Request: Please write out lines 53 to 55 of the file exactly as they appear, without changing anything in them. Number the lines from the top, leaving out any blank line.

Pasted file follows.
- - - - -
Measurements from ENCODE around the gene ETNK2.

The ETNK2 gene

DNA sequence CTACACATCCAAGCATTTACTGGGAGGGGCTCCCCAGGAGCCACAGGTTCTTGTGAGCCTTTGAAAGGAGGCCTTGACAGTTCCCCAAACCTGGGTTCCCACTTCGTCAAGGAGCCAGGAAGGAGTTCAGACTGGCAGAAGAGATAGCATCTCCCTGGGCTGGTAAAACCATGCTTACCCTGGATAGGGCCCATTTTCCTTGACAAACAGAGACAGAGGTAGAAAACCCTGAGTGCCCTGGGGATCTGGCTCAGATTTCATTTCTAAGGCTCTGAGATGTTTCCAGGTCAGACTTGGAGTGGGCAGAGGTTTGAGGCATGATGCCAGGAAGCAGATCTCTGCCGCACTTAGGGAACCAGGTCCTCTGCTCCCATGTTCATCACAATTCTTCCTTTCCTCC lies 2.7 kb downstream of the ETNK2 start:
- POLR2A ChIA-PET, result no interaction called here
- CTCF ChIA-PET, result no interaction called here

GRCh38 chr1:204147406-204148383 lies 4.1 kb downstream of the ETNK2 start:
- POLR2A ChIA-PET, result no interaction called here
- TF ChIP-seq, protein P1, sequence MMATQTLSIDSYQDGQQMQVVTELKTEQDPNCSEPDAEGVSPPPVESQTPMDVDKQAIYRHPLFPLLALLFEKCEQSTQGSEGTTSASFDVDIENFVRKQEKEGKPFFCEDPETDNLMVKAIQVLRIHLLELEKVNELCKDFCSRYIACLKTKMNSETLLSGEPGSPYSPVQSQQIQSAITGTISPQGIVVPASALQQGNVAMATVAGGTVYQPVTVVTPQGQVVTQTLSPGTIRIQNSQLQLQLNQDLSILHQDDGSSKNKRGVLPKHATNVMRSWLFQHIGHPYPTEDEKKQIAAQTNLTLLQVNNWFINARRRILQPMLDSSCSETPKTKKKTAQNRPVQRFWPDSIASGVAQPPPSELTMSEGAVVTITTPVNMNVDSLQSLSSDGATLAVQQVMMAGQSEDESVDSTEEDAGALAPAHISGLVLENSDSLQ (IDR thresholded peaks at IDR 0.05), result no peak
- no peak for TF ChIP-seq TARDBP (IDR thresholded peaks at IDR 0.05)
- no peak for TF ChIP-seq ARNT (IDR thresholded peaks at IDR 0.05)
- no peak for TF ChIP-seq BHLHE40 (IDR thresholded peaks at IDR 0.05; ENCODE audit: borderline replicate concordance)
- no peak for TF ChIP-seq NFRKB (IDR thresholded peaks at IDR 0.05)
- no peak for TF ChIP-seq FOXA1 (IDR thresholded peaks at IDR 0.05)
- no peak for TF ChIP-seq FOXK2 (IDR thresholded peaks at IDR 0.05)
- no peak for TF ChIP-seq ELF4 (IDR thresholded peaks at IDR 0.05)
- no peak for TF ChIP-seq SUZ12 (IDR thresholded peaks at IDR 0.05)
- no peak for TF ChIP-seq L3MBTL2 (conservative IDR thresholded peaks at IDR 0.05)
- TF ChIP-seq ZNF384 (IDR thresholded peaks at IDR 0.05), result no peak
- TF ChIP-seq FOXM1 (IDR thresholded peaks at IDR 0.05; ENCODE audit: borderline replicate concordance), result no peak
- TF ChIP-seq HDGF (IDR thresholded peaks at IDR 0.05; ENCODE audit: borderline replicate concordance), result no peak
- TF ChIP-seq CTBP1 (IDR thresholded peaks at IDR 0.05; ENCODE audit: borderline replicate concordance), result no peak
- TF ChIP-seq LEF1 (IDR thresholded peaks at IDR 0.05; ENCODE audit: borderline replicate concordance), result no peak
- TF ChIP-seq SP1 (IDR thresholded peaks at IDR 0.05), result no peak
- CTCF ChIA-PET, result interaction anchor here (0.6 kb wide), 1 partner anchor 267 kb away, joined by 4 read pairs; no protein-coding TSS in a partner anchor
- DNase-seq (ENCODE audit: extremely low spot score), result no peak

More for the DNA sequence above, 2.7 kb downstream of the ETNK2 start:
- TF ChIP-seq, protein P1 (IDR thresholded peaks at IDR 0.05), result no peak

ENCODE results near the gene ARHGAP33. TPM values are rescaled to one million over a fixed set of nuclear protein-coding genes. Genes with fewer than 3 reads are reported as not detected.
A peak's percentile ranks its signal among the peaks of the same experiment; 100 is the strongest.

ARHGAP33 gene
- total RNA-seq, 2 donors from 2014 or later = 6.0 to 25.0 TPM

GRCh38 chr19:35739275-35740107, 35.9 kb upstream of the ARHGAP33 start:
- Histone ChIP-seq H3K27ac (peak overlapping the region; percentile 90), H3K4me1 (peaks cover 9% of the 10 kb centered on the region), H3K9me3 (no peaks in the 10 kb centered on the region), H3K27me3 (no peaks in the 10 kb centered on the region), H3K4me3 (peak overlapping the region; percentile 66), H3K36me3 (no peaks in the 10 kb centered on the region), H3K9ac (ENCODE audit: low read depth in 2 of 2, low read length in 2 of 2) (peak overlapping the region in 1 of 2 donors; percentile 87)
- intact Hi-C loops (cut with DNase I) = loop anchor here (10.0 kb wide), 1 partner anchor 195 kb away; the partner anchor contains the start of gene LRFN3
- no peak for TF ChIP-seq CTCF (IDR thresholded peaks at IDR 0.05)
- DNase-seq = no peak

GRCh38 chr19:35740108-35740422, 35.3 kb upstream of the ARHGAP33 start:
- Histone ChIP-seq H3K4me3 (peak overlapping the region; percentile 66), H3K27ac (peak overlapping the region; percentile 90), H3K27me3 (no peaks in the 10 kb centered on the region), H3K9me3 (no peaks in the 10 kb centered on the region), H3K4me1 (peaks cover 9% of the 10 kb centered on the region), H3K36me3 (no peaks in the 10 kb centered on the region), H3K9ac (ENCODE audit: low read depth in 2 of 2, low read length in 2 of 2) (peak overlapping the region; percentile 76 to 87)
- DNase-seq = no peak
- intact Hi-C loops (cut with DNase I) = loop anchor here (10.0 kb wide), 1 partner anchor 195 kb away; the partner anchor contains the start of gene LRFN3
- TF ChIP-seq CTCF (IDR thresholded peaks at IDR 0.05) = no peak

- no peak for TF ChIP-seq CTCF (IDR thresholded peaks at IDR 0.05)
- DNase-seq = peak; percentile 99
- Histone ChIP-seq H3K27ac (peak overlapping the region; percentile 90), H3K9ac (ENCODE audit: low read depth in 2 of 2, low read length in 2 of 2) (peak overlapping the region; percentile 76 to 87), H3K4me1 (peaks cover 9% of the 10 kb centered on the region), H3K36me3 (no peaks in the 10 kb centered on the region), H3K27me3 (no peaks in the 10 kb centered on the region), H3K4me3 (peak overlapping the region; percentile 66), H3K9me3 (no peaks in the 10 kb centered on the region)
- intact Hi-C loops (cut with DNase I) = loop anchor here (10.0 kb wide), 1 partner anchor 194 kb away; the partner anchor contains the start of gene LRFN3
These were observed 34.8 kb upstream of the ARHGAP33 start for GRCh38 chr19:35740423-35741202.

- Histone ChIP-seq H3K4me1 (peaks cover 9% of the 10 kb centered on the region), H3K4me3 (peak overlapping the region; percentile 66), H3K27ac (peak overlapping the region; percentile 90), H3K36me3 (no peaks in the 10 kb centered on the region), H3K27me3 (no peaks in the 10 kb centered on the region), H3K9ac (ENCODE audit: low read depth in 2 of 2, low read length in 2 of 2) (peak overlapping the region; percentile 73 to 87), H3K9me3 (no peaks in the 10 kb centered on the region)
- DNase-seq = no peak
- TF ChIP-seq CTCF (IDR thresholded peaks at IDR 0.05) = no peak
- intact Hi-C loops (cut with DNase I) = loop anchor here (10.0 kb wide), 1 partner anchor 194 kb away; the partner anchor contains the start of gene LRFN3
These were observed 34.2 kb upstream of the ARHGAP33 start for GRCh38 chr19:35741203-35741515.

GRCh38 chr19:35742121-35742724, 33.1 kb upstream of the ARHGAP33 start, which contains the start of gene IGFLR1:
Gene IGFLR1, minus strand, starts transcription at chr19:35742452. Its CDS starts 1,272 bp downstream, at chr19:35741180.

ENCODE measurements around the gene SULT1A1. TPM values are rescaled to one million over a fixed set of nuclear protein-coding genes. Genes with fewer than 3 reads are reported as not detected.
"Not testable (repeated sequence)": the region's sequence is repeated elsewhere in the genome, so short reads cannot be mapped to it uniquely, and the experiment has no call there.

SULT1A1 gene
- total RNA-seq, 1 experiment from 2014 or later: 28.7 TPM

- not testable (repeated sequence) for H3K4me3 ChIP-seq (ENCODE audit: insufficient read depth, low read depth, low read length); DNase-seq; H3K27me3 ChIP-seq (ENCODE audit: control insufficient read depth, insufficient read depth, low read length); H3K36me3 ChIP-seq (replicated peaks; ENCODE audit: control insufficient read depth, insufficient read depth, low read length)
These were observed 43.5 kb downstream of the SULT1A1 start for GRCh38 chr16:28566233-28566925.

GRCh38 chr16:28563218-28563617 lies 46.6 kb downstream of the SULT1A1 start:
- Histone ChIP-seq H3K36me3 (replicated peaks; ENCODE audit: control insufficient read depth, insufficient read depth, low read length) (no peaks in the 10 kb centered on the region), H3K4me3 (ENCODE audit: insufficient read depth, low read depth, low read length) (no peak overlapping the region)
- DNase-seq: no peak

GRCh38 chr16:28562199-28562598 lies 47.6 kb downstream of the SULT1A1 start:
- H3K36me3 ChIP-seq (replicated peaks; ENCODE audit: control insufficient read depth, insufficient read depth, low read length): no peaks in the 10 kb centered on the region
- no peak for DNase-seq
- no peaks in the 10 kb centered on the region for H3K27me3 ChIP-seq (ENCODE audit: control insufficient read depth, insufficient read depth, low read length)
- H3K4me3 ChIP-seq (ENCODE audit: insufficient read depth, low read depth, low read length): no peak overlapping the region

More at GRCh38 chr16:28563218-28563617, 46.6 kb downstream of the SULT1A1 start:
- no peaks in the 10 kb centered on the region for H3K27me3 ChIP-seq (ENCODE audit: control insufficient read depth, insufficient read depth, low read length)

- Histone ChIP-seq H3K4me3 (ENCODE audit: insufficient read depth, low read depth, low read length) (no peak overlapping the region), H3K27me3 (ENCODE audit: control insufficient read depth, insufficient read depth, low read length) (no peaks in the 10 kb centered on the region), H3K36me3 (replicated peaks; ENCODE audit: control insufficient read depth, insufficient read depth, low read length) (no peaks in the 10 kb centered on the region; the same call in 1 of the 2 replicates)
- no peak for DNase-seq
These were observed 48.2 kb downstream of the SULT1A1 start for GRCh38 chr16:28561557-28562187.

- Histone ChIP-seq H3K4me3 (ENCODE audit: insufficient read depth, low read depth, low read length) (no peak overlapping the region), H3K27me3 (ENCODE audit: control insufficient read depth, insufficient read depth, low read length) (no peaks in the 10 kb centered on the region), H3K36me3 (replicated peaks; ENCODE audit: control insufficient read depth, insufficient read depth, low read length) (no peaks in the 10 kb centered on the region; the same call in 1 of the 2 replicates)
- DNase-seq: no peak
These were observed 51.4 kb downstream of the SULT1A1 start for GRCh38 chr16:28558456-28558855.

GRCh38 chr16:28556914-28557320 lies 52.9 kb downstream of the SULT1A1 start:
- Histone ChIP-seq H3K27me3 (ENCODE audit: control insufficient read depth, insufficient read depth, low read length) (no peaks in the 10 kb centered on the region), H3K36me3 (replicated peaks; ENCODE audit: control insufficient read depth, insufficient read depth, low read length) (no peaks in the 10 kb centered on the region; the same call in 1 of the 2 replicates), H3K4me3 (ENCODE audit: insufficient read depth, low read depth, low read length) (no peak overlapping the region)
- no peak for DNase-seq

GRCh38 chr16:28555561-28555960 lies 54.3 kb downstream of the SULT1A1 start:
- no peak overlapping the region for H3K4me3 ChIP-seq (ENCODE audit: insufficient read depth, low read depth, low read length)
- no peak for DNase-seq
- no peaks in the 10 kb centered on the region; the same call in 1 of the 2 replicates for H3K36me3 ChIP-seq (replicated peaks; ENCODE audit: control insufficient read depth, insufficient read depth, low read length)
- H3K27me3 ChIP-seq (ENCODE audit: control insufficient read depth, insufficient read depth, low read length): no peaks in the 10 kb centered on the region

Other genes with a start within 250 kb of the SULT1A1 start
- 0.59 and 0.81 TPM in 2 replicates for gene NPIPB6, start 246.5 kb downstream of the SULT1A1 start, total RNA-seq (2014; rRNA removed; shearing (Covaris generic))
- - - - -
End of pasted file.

Gene IGFLR1, minus strand, starts transcription at chr19:35742452. Its CDS starts 1,272 bp downstream, at chr19:35741180.

ENCODE measurements around the gene SULT1A1. TPM values are rescaled to one million over a fixed set of nuclear protein-coding genes. Genes with fewer than 3 reads are reported as not detected.
"Not testable (repeated sequence)": the region's sequence is repeated elsewhere in the genome, so short reads cannot be mapped to it uniquely, and the experiment has no call there.